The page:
Paul Chabas . . . and "September Morn"

A one page article summarizing the history of Comstock's painting. The article appears in the June 1958 issue of Photography Portfolio. Photography Portfolio claims to be a magazine focusing on photography, but the articles are often merely the alibi for Playboy-like images of nude and semi-nude women.
Paul Chabas . . . and "September Morn"
By G. W. Service

When Anthony Comstock, self-styled keeper of the keys of U. S. morals blasted Paul Chabas' "September Morn", a painting of a young sixteen year old French Blonde standing nude in the shoreline waters of Lake Annecy near Switzerland, by calling it "lewd and indecent" in 1913, little did he know then that some day this sought-after masterpiece would hang in the galleries of the New York Metropolitan Museum. Nor did he think then that this gem would be valued at $30,000. Comstock said that Chabas was corrupting the morals of the world, and that there was "too little morn and too much maid."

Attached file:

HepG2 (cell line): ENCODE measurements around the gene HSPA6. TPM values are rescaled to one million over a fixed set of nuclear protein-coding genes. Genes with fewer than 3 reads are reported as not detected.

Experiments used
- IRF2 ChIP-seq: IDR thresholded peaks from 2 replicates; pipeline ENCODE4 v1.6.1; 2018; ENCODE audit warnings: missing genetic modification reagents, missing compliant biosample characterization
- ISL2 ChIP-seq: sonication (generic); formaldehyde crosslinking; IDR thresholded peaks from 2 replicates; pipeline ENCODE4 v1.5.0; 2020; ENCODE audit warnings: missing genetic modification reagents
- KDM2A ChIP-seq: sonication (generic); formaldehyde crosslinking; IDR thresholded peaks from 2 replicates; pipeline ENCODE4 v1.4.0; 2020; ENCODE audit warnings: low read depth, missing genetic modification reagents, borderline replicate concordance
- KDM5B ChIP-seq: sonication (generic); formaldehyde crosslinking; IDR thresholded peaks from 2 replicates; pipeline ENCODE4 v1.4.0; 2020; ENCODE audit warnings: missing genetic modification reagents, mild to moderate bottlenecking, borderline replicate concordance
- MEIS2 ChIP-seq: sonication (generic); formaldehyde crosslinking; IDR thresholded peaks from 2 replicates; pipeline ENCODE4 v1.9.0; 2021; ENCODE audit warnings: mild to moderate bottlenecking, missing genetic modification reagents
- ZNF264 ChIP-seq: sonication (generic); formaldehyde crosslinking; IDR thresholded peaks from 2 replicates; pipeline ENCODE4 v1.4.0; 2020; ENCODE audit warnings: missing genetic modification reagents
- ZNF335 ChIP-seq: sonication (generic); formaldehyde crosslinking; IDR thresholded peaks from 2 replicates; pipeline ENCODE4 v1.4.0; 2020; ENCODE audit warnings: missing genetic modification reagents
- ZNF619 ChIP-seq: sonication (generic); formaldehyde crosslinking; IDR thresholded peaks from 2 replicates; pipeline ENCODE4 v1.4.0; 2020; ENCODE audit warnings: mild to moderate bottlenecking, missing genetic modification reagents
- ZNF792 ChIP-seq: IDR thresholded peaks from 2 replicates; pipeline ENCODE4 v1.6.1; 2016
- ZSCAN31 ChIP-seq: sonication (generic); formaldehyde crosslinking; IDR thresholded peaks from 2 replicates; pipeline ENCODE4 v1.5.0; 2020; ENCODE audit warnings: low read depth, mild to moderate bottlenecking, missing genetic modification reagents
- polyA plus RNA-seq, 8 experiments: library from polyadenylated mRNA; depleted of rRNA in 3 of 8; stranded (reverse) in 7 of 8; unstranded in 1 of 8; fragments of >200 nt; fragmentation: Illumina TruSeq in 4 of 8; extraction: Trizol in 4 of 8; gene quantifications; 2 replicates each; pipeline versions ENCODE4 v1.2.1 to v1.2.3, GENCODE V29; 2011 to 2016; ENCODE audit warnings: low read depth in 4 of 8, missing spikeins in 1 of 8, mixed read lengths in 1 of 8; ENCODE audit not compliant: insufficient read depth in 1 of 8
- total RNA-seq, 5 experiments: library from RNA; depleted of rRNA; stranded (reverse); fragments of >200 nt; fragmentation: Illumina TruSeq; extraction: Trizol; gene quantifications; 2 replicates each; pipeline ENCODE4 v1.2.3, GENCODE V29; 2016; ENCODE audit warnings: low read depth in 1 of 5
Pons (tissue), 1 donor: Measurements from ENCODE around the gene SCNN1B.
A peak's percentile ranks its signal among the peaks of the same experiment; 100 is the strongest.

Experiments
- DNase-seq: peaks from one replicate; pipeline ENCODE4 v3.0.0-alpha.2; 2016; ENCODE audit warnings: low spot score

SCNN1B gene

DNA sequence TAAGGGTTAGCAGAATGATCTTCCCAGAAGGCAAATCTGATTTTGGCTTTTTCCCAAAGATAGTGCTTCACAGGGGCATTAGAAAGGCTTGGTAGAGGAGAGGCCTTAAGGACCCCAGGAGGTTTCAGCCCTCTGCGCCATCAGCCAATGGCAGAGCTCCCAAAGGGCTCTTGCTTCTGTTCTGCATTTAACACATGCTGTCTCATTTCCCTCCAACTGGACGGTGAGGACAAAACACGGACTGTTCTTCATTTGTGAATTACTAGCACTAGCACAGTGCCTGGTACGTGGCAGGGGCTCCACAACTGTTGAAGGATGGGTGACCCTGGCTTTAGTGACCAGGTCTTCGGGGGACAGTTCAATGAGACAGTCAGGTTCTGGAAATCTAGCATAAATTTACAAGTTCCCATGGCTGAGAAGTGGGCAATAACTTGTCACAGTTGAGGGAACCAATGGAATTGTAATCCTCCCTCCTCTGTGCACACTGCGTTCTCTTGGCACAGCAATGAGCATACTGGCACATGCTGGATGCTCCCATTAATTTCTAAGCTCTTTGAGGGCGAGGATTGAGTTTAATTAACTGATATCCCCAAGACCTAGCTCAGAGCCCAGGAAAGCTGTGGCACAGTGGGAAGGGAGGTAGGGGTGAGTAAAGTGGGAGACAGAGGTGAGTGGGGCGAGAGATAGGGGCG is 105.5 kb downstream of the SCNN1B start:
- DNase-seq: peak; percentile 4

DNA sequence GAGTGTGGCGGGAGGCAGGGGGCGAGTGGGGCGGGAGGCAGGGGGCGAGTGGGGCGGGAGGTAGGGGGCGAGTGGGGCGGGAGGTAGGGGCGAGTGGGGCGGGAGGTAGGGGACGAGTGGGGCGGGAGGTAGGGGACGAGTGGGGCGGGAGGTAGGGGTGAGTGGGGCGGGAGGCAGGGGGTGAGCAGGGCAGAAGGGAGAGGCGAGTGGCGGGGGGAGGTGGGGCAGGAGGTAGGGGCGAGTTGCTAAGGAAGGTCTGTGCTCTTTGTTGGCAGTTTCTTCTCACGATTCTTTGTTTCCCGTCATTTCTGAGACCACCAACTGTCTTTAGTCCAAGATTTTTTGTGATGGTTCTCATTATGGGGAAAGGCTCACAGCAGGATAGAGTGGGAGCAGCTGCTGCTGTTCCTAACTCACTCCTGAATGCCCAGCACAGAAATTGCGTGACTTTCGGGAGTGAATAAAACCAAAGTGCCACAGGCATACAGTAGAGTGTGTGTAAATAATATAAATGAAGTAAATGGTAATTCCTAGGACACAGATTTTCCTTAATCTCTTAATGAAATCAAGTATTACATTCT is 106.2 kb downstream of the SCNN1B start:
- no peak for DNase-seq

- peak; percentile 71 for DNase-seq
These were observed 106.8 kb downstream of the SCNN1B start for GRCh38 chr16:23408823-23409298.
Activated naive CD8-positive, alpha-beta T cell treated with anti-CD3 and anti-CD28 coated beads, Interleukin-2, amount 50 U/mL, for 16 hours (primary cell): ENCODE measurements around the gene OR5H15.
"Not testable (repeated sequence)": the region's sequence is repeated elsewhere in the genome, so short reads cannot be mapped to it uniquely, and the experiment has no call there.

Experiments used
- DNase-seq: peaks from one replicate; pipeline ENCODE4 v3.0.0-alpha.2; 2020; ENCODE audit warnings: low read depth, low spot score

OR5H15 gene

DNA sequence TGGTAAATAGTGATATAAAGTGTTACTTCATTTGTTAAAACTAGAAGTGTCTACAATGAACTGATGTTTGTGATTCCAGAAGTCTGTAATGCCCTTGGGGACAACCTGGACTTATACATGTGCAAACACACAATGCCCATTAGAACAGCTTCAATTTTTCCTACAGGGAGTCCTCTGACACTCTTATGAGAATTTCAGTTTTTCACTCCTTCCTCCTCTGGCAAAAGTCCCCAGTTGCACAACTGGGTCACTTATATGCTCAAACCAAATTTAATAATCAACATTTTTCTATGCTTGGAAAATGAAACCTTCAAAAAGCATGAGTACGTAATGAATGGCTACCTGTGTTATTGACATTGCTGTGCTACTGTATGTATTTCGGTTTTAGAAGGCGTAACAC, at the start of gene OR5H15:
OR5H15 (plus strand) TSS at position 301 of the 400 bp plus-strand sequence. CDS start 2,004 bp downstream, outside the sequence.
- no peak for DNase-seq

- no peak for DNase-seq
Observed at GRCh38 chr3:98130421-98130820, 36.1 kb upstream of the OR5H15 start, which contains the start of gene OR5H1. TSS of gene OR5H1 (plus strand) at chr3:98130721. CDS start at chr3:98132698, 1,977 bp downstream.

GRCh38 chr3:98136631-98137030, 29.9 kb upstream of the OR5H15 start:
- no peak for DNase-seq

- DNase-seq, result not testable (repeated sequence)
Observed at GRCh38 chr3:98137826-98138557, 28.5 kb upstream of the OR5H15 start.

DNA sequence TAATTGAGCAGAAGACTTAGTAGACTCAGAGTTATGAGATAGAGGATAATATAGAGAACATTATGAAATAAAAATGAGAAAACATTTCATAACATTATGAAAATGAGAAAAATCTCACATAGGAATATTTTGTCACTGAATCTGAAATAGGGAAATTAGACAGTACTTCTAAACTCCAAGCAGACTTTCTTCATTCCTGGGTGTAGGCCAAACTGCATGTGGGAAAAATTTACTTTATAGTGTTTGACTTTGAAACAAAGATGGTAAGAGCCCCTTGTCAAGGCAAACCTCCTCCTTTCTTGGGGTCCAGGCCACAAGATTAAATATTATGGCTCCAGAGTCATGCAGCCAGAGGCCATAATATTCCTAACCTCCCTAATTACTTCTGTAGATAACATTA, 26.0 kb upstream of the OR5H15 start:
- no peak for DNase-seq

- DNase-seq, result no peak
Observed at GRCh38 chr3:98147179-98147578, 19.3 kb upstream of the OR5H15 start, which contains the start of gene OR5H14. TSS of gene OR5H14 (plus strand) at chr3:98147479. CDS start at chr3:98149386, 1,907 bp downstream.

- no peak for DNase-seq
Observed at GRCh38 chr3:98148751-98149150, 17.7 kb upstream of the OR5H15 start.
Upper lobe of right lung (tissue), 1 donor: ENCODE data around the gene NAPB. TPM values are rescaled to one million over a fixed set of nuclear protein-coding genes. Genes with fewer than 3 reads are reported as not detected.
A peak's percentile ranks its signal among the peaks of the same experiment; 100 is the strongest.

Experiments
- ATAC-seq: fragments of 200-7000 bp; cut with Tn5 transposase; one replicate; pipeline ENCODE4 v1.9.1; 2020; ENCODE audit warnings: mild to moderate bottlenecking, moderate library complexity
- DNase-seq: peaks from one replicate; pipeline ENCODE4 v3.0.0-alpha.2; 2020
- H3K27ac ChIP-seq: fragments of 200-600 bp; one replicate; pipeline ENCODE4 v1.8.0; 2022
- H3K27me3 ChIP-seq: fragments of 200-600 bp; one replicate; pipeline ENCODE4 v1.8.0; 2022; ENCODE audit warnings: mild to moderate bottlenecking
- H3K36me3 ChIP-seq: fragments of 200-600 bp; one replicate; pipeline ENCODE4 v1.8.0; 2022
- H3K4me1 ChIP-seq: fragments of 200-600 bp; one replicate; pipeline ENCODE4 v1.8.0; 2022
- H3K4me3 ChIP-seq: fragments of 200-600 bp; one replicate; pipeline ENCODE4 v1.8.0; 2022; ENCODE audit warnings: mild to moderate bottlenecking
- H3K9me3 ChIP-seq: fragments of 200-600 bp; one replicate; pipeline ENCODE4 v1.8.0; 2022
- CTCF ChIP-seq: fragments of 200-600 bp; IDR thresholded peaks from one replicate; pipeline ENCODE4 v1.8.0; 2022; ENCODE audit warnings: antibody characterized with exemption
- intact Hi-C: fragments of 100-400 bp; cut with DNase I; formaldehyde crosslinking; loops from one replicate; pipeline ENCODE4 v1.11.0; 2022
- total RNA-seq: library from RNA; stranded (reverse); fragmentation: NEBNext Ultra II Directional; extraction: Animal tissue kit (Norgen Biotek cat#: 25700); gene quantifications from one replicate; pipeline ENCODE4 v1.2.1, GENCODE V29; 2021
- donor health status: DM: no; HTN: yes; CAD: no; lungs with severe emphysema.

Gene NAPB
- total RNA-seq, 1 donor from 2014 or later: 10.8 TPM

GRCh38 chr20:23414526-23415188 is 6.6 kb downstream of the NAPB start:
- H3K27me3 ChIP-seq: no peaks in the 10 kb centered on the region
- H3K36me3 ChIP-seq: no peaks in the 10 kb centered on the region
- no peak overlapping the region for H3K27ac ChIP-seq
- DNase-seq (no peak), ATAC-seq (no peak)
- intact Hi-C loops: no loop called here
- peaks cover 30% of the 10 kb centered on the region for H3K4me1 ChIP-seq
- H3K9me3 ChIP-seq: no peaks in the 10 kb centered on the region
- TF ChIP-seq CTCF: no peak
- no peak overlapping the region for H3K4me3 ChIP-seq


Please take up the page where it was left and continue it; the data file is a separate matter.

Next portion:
That single event probably was the chief cause of Chabas' going from almost obscurity that 1910 summer morning to the respect and stature he now enjoys among world artists of all time. Chabas, a Paris painter had a young girl pose in the nude, standing the cold waters of the lake. The girl's reaction to the chilled water caused her to assume the protective position which Chabas captured in his oil. The name of "September Morn" was given the canvass because it was on a morning in September that he had completed it . . . 1912, just five years before we entered World War I.

When "September Morn" was shown at a Paris salon that year, it won recognition as an academic triumph. However, it did not attract any cash customers. Nevertheless, Chabas did not lose faith in his work, and at the advice of a friend, sent the painting to the United States where rich patrons of the art were in quest of new works. And when Comstock put the "curse of condemnation" on the picture, he opened the way for its becoming the talk of New York. The painting was reproduced on calendars, post-cards, candy boxes, suspenders and cigars. The more it was exposed, the more it was a target for suppression. At one time, postcards of this gentle and delicate nude were suppressed by moralists who brought pressure on the U. S. Mail authorities, not to permit it to go through the mail.